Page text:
41 Developing Custom Transport Providers for JDeveloper

This chapter describes the best practices, design considerations, and packaging to develop custom Service Bus transports for use in JDeveloper. The Transport SDK interface provides a bridge between transport protocols and the Service Bus runtime.


Before you begin this chapter, review Learning About Custom Transport Providers.

This chapter includes the following sections:

41.1 Introduction

Service Bus transports were originally designed to be deployed on Service Bus servers and configured through the Oracle Service Bus Console. With design environments like JDeveloper, some modifications to the SDK are necessary to ensure transport design-time features can be used on platforms other than the Oracle Service Bus Console.

The sample socket transport installed along with Service Bus was ported to JDeveloper and can be considered a best practice for JDeveloper integration. The sample socket resources are located at OSB_ORACLE_HOME/samples/servicebus/sample-transport. The Java source files are in the /src subdirectory. The sample also contains a build script that automatically packages the sample socket transport for both JDeveloper integration and Oracle Service Bus Console deployment. For information on building and deploying the sample socket transport, see Creating a Sample Socket Transport Provider.

41.2 Services Runtime and Services Configuration

When you develop a transport, distinguish the runtime aspects from the configuration aspects. The runtime aspects include proxy or business service deployment and service runtime invocation. The configuration aspects include proxy or service configuration and validation. The runtime aspects do not need to change since they are always exercised in the context of a running Service Bus server. However, the configuration aspects are dependent on the design environment.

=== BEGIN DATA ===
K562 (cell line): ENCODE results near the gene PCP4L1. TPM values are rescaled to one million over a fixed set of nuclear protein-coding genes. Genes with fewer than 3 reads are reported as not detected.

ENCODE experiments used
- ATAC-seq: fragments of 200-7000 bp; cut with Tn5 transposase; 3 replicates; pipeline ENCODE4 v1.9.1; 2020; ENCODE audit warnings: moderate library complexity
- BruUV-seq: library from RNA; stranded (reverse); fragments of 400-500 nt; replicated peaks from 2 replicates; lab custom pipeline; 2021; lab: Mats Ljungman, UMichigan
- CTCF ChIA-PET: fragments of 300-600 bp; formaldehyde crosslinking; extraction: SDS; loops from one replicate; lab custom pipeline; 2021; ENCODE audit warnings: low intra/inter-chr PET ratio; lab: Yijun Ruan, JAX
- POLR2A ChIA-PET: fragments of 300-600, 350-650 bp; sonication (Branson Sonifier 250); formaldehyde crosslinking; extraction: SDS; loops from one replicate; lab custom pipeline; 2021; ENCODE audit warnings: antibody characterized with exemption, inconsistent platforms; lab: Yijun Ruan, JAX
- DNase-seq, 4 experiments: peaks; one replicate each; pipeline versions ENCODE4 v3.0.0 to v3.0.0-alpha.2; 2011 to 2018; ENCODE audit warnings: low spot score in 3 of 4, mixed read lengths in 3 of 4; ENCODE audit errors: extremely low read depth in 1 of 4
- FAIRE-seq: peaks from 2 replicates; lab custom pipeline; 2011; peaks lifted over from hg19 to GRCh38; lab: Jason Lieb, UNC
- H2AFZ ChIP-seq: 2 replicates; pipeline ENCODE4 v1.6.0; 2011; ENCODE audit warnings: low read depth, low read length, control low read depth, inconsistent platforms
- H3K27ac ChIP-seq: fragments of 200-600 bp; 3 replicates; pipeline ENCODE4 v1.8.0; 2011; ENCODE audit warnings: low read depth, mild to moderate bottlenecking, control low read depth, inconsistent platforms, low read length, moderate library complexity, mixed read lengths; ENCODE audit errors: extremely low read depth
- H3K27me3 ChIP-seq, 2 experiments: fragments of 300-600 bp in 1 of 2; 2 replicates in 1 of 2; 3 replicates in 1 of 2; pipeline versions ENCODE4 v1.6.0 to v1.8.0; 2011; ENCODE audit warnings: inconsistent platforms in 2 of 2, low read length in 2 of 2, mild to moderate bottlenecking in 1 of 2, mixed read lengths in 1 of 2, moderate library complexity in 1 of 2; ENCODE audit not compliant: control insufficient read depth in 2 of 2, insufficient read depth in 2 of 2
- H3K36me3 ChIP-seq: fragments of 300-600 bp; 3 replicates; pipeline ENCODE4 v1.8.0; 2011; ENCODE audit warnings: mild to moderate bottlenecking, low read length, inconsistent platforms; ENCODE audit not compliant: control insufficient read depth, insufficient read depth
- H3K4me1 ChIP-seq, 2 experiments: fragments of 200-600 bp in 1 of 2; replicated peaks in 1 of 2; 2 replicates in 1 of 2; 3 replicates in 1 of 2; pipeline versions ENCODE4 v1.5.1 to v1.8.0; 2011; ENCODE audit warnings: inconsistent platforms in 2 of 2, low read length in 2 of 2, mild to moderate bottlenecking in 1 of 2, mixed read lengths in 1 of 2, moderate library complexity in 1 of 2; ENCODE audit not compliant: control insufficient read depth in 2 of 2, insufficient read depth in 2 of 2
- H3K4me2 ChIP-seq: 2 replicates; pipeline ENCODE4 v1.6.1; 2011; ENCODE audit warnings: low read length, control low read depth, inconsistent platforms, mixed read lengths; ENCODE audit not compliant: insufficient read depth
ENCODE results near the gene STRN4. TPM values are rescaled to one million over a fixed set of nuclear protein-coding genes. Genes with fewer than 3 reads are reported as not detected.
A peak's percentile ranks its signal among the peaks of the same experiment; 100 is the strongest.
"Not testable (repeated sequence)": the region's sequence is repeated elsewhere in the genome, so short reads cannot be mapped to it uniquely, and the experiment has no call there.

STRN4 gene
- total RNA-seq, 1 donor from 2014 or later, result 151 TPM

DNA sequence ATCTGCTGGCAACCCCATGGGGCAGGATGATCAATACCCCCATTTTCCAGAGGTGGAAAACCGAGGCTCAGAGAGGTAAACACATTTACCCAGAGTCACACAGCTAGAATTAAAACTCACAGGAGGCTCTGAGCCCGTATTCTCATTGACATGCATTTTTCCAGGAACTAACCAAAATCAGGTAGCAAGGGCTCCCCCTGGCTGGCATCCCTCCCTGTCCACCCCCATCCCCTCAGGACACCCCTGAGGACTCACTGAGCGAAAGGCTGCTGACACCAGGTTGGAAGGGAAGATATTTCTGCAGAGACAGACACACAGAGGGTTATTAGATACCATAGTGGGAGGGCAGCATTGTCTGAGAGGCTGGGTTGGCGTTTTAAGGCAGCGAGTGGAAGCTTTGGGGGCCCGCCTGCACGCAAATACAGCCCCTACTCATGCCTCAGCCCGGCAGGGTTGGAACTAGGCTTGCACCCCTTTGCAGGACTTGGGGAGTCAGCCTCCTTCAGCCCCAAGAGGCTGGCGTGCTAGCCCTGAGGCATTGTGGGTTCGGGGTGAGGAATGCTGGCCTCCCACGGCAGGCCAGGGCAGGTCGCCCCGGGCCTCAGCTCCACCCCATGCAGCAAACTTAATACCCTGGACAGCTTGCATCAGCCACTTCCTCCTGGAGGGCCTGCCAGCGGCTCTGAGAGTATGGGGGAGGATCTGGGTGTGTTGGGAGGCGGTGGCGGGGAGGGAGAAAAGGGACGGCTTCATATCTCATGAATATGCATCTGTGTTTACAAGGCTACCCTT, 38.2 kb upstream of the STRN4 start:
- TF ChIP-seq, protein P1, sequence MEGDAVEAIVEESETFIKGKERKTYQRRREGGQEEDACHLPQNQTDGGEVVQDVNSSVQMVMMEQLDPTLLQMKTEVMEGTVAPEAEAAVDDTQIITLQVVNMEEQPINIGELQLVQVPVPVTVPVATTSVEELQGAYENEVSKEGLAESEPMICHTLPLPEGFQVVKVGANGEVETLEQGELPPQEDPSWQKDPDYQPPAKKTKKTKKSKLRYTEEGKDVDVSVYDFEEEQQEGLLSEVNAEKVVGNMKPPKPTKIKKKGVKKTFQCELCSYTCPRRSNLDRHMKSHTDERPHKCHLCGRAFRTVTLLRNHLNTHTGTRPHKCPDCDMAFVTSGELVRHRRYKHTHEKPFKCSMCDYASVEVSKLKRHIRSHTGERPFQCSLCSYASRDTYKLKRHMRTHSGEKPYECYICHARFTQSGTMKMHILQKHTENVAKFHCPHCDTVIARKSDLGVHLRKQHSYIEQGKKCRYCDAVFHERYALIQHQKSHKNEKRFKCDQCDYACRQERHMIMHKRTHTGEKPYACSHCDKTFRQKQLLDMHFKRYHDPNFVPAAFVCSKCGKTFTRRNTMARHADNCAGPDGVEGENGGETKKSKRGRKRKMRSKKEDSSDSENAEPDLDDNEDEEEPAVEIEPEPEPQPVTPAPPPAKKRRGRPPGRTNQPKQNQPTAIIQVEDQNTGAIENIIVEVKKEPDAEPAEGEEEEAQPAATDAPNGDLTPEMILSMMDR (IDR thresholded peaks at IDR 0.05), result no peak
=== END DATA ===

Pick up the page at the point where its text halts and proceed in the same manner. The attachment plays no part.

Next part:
Developers should consider three different deployment modes:

  1. Online mode: The services using the custom transport are configured with the Oracle Service Bus Console on a running Service Bus server.

  2. Offline mode: The services using the custom transport are configured with a design environment running outside the Service Bus server. No remote server is available.

  3. Offline mode with remote server: The services using the custom transport are configured with a design environment running outside the Service Bus server. However, a remote server is available and can be used for both validation and configuration purposes.

Transports running in JDeveloper must support offline mode and, optionally, offline mode with a remote server.

41.2.1 Offline Methods

When you deploy a transport in offline mode, the configuration framework creates a single session for all the resource configurations. This session is never activated. Since proxy or business services can only be deployed on a running Service Bus server, there is no need to activate the session. However, it is still important to detect conflicts and configuration errors, and the validation methods are still exercised.

Following is a list of the minimum set of classes and methods defined by the Transport SDK that must be implemented in offline mode. The exceptions were removed from the methods signature for better readability.